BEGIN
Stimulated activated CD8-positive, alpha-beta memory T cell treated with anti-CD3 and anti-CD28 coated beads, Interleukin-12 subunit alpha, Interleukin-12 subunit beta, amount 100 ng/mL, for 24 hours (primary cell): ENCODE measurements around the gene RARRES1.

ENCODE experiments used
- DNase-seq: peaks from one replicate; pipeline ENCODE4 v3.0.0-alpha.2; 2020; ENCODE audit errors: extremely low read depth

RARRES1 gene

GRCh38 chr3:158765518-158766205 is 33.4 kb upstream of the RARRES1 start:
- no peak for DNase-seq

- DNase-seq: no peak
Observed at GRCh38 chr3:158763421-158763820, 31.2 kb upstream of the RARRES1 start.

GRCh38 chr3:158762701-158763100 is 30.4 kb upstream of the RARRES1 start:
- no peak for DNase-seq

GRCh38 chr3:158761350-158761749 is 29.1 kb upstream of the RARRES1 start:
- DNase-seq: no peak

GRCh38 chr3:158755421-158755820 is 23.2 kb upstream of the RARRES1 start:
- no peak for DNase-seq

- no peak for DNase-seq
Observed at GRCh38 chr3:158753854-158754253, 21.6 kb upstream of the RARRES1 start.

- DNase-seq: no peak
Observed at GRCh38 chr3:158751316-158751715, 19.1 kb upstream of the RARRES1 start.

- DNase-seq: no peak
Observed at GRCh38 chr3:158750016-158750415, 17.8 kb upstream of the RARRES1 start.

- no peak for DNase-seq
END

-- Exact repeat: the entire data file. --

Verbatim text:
Stimulated activated CD8-positive, alpha-beta memory T cell treated with anti-CD3 and anti-CD28 coated beads, Interleukin-12 subunit alpha, Interleukin-12 subunit beta, amount 100 ng/mL, for 24 hours (primary cell): ENCODE measurements around the gene RARRES1.

ENCODE experiments used
- DNase-seq: peaks from one replicate; pipeline ENCODE4 v3.0.0-alpha.2; 2020; ENCODE audit errors: extremely low read depth

RARRES1 gene

GRCh38 chr3:158765518-158766205 is 33.4 kb upstream of the RARRES1 start:
- no peak for DNase-seq

- DNase-seq: no peak
Observed at GRCh38 chr3:158763421-158763820, 31.2 kb upstream of the RARRES1 start.

GRCh38 chr3:158762701-158763100 is 30.4 kb upstream of the RARRES1 start:
- no peak for DNase-seq

GRCh38 chr3:158761350-158761749 is 29.1 kb upstream of the RARRES1 start:
- DNase-seq: no peak

GRCh38 chr3:158755421-158755820 is 23.2 kb upstream of the RARRES1 start:
- no peak for DNase-seq

- no peak for DNase-seq
Observed at GRCh38 chr3:158753854-158754253, 21.6 kb upstream of the RARRES1 start.

- DNase-seq: no peak
Observed at GRCh38 chr3:158751316-158751715, 19.1 kb upstream of the RARRES1 start.

- DNase-seq: no peak
Observed at GRCh38 chr3:158750016-158750415, 17.8 kb upstream of the RARRES1 start.

- no peak for DNase-seq